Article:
Before launching Precision Extraction Solutions in 2014, Nick Tennant, the company’s chief executive officer, worked as a private cannabis consultant for grows and extraction.
Then he had an epiphany. “I realized I wanted to produce the world’s finest, top-quality extraction equipment with premier customer service and tech support,” he said. Precision Extraction Solutions now employs more than twenty people in five states. Corporate headquarters is located in Detroit; the company has an office and warehouse in Costa Mesa, California, and a showcase demonstration lab in Denver.
Until now, cannabis extraction has been a small, home-based industry, producing tiny quantities for personal use. In a home-based operation, it is impossible to produce enough extract to accommodate any reasonable consumer demand or anticipated industry growth. Then there’s the safety problem: More than a few explosions have resulted from inexperienced operators using inferior, unregulated extraction methods and technology. Additionally, there is no regulated mechanism for home-operator testing. However, all of that is changing rapidly as the shift to professional, compliant labs becomes the norm.
“Colorado, Oregon, and Washington, in particular, have stepped up to the challenge by enacting regulations that require equipment and laboratory setups that meet internationally accepted safety standards,” Tennant said. “Other states, including California, Michigan, Nevada, and Pennsylvania, are following suit.”
IN PRECISION WE TRUST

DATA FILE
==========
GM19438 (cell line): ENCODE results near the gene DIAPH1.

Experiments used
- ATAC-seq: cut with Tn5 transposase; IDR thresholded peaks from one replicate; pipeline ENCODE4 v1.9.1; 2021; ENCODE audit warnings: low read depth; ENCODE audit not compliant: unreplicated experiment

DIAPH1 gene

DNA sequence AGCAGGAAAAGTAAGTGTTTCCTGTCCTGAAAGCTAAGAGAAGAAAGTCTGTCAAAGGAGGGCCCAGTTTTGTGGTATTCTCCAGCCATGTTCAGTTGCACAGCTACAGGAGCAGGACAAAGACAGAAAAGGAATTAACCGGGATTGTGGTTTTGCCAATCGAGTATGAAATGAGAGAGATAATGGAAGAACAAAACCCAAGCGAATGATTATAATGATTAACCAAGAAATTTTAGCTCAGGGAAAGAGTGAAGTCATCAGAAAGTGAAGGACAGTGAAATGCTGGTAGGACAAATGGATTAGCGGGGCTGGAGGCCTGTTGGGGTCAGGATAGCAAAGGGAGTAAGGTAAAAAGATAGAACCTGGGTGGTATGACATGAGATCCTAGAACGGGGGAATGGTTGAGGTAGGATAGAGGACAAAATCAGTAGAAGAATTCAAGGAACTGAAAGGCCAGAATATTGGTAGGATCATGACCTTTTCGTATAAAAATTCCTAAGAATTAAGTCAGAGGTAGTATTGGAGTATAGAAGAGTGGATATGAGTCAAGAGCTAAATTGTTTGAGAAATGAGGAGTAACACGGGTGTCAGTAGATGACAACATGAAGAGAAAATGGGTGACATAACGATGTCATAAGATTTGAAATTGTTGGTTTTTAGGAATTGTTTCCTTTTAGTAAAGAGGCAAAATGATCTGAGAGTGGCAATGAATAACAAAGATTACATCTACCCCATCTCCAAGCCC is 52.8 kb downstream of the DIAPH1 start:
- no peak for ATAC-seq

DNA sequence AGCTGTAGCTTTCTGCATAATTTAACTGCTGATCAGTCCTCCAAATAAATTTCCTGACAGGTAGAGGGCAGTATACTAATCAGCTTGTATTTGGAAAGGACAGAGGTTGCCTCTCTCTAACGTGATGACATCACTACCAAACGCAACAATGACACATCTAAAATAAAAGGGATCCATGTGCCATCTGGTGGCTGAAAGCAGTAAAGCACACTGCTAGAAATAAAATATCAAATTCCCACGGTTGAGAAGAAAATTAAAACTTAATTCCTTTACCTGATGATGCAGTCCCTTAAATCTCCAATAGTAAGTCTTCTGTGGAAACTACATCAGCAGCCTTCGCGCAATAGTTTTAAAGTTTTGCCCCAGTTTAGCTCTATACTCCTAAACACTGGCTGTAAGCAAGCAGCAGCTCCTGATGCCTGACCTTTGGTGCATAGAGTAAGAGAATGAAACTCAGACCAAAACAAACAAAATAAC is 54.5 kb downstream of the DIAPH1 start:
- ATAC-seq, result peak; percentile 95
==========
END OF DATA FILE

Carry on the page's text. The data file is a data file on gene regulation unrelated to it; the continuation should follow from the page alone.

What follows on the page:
To be sure, as state regulation develops, gargantuan professional processing facilities will proliferate. The new facilities, or laboratories, can produce large quantities of high-quality extracts in a safe, regulated, and profitable environment. Enter the Cannabis Laboratory Accreditation Program. The program is designed to assure patients and regulators that testing facilities meet established standards for assessing cannabis products. Since Precision works with many large scale-producers and employs experts in both local and state-level code compliance, Tennant sees this as a massive growth opportunity.
“The company’s expertise covers a wide range of competencies including ASME Section VIII code, UL, International Fire Code, and 3A food-processing compliance,” noted Tennant. “Our equipment is made of sanitary, food-grade stainless steel meeting or exceeding FDA requirements for food processing. We believe in responsible and standardized laboratory practices for operator and consumer safety. Testing of the end product for potency and contaminants is common for any medicinal or food product. The cannabis industry shouldn’t be any different. People should be able to have trust in the products they consume.”
THE BIG 150
Precision operates more than 150 extraction systems throughout the United States, located in every regulated jurisdiction. Many of the nation’s top extract brands use the company’s equipment. According to Tennant, market analysis indicates the cannabis industry will experience 30 percent annual compounded growth. Precicion’s growth prospects, he added, are expected to meet or exceed that. One case in particular exemplifies the company’s strengths.